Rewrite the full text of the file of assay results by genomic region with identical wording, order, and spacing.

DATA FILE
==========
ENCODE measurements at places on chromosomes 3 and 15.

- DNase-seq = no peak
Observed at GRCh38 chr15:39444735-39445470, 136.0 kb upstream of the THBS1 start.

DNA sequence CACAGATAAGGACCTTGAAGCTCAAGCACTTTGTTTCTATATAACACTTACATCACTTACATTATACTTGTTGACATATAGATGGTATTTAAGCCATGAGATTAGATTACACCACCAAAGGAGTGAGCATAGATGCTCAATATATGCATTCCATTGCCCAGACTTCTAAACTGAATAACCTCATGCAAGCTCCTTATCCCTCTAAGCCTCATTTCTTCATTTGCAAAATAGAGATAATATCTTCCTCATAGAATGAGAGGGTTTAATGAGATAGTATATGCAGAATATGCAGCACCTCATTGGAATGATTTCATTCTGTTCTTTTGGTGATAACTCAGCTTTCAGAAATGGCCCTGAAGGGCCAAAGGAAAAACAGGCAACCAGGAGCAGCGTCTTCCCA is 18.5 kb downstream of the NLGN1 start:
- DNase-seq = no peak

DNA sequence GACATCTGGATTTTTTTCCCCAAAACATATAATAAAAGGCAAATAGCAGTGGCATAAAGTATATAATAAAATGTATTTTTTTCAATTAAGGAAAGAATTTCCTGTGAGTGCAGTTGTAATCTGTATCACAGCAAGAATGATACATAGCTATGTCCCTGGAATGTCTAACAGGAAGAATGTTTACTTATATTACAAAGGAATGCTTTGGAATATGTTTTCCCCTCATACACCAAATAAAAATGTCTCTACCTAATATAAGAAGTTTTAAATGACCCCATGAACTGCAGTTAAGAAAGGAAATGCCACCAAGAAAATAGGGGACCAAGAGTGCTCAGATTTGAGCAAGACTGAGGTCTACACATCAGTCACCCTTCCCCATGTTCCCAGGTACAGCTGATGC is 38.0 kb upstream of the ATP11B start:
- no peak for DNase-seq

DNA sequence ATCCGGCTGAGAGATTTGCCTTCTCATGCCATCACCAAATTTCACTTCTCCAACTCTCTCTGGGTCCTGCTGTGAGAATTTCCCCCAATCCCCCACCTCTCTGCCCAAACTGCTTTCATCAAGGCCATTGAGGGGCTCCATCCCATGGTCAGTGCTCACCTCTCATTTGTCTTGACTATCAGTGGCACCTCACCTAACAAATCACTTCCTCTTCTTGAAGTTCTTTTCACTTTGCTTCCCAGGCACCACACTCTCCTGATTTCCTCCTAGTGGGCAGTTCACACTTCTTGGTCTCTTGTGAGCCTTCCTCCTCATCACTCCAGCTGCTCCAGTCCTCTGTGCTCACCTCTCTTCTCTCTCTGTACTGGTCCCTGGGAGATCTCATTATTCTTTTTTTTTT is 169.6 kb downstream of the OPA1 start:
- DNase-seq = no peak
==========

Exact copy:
ENCODE measurements at places on chromosomes 3 and 15.

- DNase-seq = no peak
Observed at GRCh38 chr15:39444735-39445470, 136.0 kb upstream of the THBS1 start.

DNA sequence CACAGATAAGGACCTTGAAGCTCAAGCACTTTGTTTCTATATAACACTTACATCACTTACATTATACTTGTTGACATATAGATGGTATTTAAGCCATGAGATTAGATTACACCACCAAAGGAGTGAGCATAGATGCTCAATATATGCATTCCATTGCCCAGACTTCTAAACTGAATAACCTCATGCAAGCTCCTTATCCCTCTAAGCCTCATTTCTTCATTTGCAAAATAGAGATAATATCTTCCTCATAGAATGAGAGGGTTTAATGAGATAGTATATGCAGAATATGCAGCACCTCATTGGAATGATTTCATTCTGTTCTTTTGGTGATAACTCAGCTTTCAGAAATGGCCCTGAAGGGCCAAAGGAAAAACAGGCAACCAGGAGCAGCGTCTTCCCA is 18.5 kb downstream of the NLGN1 start:
- DNase-seq = no peak

DNA sequence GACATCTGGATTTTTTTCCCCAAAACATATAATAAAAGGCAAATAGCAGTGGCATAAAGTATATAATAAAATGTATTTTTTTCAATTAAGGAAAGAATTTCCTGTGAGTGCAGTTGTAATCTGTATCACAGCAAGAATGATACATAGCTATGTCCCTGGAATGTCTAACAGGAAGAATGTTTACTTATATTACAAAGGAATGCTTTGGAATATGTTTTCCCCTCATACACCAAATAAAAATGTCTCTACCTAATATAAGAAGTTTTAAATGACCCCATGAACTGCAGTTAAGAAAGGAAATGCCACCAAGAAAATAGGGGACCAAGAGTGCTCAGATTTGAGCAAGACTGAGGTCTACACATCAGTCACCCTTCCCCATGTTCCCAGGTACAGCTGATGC is 38.0 kb upstream of the ATP11B start:
- no peak for DNase-seq

DNA sequence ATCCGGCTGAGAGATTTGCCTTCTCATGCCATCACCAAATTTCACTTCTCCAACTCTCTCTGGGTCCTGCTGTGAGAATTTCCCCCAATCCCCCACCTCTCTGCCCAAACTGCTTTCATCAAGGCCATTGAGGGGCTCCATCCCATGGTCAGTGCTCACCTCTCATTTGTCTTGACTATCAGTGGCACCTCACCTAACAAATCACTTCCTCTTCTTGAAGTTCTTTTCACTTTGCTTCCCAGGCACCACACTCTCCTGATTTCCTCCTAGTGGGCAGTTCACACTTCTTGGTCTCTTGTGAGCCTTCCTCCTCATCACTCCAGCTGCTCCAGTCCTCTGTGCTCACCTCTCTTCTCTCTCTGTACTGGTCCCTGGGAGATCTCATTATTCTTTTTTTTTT is 169.6 kb downstream of the OPA1 start:
- DNase-seq = no peak